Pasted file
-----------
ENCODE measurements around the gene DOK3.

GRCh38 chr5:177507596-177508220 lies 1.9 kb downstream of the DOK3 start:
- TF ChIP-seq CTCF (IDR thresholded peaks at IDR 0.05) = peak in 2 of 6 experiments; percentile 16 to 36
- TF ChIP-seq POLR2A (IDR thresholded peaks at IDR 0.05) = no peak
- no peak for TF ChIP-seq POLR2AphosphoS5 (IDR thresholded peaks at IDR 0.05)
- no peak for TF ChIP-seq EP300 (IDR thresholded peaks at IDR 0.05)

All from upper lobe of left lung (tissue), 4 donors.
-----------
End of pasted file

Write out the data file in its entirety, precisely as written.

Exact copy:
ENCODE measurements around the gene DOK3.

GRCh38 chr5:177507596-177508220 lies 1.9 kb downstream of the DOK3 start:
- TF ChIP-seq CTCF (IDR thresholded peaks at IDR 0.05) = peak in 2 of 6 experiments; percentile 16 to 36
- TF ChIP-seq POLR2A (IDR thresholded peaks at IDR 0.05) = no peak
- no peak for TF ChIP-seq POLR2AphosphoS5 (IDR thresholded peaks at IDR 0.05)
- no peak for TF ChIP-seq EP300 (IDR thresholded peaks at IDR 0.05)

All from upper lobe of left lung (tissue), 4 donors.